Oral glutamine to prevent chemotherapy induced stomatitis: a pilot study.J Lab Clin Med 1996; 127(2):223-8JL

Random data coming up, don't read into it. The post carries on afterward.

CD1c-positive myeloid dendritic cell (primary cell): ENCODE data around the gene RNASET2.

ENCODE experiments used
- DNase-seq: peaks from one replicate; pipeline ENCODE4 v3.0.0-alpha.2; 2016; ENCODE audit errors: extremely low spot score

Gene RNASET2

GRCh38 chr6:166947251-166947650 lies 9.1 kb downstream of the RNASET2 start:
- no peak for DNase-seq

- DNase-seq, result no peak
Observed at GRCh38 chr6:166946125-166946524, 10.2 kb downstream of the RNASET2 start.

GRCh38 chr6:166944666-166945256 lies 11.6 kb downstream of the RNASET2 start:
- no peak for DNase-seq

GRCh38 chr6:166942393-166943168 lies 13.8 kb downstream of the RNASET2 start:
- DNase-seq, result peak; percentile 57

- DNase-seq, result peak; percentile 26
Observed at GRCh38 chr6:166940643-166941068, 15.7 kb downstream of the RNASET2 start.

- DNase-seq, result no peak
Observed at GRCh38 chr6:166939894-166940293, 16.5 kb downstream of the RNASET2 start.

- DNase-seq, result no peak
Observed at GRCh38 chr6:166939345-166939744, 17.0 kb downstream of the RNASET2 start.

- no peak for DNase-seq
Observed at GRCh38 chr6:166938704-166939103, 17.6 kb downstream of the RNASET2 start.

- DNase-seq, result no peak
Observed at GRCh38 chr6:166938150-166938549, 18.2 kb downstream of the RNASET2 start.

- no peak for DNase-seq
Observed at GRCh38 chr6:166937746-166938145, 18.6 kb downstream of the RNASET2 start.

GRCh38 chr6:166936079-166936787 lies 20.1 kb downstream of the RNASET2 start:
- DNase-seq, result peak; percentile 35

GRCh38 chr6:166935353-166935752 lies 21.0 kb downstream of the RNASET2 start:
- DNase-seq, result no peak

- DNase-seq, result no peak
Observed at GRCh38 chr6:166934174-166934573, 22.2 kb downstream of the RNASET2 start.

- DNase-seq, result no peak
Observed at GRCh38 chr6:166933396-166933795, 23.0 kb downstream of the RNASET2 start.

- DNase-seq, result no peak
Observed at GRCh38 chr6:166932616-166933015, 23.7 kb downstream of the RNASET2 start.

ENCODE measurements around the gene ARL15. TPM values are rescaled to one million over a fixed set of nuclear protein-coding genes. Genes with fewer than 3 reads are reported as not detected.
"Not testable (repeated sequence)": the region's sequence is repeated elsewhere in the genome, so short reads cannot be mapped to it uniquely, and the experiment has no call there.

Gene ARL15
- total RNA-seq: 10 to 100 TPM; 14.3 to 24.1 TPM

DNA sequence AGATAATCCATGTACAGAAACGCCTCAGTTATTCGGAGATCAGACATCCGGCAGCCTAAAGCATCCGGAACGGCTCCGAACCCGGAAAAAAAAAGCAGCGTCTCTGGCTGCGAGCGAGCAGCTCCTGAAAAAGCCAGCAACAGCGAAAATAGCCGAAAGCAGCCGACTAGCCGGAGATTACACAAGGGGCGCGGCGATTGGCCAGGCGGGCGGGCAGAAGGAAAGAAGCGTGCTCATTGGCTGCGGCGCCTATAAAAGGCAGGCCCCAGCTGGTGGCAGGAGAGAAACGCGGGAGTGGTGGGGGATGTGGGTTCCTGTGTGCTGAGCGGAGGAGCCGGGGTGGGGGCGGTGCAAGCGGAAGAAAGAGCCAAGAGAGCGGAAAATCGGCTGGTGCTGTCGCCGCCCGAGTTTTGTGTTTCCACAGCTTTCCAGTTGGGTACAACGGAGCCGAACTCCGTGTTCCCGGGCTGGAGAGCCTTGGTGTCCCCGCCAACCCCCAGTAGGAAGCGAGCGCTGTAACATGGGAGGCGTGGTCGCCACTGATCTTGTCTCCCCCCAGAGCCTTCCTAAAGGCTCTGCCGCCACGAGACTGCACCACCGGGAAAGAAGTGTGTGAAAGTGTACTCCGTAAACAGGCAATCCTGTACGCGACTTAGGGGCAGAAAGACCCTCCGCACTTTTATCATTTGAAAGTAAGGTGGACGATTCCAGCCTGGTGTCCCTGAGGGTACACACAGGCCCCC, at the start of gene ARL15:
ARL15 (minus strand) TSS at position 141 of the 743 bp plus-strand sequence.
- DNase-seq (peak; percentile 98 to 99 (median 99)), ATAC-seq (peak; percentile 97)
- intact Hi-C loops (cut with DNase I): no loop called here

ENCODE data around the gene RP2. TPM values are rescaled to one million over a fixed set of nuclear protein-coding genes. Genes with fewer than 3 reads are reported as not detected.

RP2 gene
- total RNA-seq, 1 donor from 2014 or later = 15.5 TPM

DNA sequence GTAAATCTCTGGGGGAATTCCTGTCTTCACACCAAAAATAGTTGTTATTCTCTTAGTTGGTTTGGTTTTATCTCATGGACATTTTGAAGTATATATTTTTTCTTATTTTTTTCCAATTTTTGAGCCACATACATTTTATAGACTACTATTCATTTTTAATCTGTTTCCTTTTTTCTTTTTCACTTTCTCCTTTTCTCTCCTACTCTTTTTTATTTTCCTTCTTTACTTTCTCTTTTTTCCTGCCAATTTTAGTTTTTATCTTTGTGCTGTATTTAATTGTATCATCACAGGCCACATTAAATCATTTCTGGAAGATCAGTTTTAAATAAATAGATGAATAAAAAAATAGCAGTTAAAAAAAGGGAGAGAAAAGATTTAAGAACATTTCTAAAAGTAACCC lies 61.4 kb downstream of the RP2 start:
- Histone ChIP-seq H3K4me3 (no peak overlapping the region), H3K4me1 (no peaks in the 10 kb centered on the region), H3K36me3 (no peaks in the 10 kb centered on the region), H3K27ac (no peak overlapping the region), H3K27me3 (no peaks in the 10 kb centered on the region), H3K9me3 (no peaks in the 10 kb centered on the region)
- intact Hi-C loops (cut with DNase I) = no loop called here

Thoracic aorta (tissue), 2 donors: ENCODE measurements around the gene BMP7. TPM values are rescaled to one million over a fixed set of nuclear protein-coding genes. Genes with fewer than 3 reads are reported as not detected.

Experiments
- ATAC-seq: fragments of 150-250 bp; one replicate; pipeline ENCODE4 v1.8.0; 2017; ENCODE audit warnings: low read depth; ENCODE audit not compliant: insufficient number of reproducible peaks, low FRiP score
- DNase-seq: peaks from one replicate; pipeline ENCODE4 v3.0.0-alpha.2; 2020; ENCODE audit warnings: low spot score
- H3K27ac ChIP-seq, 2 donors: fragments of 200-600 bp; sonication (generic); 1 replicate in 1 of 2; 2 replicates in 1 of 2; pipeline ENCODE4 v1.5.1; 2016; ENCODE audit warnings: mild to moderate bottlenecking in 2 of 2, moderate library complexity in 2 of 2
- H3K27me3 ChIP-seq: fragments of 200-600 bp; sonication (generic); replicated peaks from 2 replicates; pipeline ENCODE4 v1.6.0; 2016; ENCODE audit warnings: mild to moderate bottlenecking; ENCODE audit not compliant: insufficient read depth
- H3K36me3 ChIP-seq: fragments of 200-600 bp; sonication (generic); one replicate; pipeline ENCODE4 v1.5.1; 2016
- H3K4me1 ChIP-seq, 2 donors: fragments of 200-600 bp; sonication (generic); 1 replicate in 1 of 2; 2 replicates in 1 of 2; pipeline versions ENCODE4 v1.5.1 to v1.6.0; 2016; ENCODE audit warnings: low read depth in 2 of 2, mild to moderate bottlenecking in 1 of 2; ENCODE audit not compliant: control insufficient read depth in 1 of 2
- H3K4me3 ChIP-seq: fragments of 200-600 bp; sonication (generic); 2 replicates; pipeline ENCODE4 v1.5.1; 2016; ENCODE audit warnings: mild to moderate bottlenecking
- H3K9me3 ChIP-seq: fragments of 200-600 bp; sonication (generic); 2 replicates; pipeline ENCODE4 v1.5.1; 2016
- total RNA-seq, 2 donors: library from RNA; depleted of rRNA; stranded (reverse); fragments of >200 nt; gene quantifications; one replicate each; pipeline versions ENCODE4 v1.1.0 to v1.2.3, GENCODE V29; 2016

Mucositis is a common toxicity of cancer chemotherapy. Glutamine appears to be the major energy source for intestinal epithelium, and animal studies have suggested that dietary supplementation with glutamine may protect the gut from both radiation and chemotherapy. Patients experiencing stomatitis after a course of chemotherapy were offered the opportunity to enter the current study if no clinical parameters precluded receiving the same chemotherapy doses during the next course of treatment. Patients received the same chemotherapy regimen as during the previous treatment but in addition received a suspension of L-glutamine, 4 gm swish and swallow twice a day, from day 1 of chemotherapy for 28 days or for 4 days past the resolution of any post-chemotherapy mucositis. Twelve patients receiving doxorubicin, 1 receiving etoposide, and 1 receiving ifosfamide, etoposide, and carboplatinum were entered into the study. The maximum grade (CALGB criteria) of mucositis decreased in 12 of 14 patients with glutamine supplementation (median score 2A vs 0.5, p < 0.001). Similarly, after glutamine supplementation, the total number of days of mucositis was decreased in 13 of 14 patients (2.7 +/- 0.8 (mean +/- SEM) vs 9.9 +/- 1.1, p > or = 0.001). Thirteen of the 14 patients felt that the mucositis was less severe with the addition of glutamine. No change in the nadir neutrophil count was noted with glutamine, and no toxicity of glutamine was observed. We conclude that oral supplementation with glutamine can significantly decrease the severity of chemotherapy-induced stomatitis, an important cause of morbidity in the treatment of patients with cancer. Glutamine supplementation in patients receiving therapy for cancer warrants further study.